The Con-Lib government and media appear to think that cuts are the only way. But cutting now will make the situation worse. David Blanchflower says he is now 100% certain that there will be a double-dip recession. It seems that the coalition government is “much worse that we thought”.
    What is needed is a coherent alternative. A new model to rebuild economy. I was pleased to see Ed Balls to criticize neoliberalism and Ed Miliband to call for stronger industrial intervention. David Miliband is also right to call for transaction tax. I also agree with him that the balance between cuts and tax should be 2:1.
    Britain needs a new model also because of shrinking financial sector, industrial decline and falling North Sea oil revenues.
    George Osborne is between rock and hard place. Cutting too little too late would also cause problems. It takes years to solve structural deficit. Intervention must boost demand without affecting the job on structural deficit.
    It is important to notice that fiscal policy has limited impact on immediate economic outlook.
    Britain´s long-term growth rate is 2% instead of 2.75%. In 30 years time this means that the GDP will be £630bn smaller.
    In summary, the challenge is to cut deficit in a way that rejuvenates economy. The party that “owns” growth owns political and economic future!

  • Patrick James

    The Lib Dems stood for election as a left of centre party and now are using those left of centre votes as a mandate for supporting a right wing government.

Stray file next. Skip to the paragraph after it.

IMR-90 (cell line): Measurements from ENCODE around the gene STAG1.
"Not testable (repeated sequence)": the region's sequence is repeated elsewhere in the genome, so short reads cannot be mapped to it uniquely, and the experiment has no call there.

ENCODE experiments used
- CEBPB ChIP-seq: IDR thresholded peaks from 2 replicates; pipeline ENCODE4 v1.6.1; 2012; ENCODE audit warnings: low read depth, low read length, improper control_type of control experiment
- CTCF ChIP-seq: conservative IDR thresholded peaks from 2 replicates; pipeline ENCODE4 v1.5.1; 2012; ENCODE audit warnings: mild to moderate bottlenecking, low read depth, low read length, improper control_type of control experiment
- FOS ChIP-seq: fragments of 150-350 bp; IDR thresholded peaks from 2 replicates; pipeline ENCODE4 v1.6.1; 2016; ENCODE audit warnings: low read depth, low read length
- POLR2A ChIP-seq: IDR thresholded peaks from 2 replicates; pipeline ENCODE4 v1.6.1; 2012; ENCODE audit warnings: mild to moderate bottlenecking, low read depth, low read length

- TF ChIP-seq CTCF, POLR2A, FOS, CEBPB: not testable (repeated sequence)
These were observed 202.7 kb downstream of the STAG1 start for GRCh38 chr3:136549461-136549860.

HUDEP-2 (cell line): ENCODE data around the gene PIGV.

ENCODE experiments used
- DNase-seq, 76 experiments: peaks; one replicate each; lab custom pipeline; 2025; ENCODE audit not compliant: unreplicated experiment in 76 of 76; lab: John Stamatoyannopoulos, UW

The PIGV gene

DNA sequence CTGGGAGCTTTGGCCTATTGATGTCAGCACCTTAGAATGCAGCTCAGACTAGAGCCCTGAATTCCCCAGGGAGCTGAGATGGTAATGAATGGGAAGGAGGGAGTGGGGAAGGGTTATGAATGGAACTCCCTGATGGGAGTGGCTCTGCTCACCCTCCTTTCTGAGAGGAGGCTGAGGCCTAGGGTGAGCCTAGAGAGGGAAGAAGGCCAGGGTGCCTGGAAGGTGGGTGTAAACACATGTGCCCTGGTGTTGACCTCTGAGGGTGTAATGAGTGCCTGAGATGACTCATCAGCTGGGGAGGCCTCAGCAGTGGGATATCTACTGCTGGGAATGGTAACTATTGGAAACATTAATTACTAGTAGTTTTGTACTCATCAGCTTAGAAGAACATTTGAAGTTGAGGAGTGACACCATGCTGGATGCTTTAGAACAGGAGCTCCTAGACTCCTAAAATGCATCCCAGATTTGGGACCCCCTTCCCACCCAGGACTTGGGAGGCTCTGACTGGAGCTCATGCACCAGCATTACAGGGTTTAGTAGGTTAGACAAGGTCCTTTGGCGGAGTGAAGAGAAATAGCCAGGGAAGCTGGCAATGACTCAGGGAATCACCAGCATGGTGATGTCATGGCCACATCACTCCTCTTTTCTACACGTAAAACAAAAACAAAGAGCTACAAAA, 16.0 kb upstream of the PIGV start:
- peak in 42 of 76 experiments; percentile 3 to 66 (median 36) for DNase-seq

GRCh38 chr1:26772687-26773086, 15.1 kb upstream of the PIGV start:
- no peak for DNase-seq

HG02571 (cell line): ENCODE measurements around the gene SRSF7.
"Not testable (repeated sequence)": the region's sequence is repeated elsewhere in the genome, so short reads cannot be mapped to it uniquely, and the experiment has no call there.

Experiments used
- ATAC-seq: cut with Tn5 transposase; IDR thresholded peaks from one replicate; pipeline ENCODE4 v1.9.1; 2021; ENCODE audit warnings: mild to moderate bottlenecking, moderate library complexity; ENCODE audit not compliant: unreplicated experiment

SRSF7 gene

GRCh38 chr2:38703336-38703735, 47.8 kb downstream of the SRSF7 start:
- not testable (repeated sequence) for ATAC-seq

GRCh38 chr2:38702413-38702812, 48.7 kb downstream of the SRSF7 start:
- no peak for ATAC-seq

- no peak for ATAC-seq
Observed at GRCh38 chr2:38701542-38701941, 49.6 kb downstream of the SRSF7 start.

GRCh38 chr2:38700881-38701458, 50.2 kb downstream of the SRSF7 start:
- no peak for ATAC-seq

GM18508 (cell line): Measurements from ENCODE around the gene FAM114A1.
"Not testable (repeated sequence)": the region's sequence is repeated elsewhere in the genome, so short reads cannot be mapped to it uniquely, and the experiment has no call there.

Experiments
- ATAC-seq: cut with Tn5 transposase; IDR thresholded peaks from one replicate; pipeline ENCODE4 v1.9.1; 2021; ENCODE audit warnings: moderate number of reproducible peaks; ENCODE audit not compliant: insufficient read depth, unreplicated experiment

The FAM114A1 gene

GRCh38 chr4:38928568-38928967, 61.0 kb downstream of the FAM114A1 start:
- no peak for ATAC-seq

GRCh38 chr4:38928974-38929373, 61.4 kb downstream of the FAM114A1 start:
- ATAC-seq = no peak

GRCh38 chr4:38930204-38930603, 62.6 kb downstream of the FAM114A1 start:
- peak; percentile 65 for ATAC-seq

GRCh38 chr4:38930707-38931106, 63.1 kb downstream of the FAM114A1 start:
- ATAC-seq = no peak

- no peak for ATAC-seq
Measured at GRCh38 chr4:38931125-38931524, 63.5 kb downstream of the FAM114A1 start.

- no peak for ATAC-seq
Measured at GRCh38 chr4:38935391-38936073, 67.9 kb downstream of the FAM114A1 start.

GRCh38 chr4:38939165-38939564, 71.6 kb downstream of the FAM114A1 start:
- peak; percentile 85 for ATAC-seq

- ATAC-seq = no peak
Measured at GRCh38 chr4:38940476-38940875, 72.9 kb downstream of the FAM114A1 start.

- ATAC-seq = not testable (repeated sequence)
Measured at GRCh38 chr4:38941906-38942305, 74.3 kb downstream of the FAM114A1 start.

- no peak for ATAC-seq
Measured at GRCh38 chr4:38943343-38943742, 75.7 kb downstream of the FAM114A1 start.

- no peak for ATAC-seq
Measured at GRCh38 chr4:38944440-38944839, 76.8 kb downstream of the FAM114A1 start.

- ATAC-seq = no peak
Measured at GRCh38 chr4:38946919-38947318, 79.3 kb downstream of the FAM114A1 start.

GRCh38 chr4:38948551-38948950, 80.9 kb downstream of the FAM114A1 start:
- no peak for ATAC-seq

Whoever is elected as leader of the Labour party I think they should make getting those “stolen” Lib Dem voters back a priority.

    It is a bit funny watching the actual centre left Lib Dems wriggle in pain. At least the left of centre ones find their position morally very difficult.

    However the right wing Lib Dems, these orange book liberals, they were so dishonest in that general election. Best known is Nick Clegg of course. They stood on a left of centre manifesto, but they have a totally different political outlook. That is just a disgrace.

  • Robin

    Call me gullible but I prefer to believe the line that the Lib Dems, like most of us, were unaware of the sheer scale of Labours dishonesty in revealing the true state of the Nations finances. The appalling mismanagement of the Economy by a collection of tribal politicians makes my blood boil, and the tripe dished up by Campbell just illustrates how devisive and self-serving they were.
    It is a sad fact that Labour believes throwing money at an issue solves it. What they forget is that it’s taxpayers money and they should make it their priority to get absolute value from it.
    The only reason I read the garbage spouted by Campbell is to remind myself why I would never vote Labour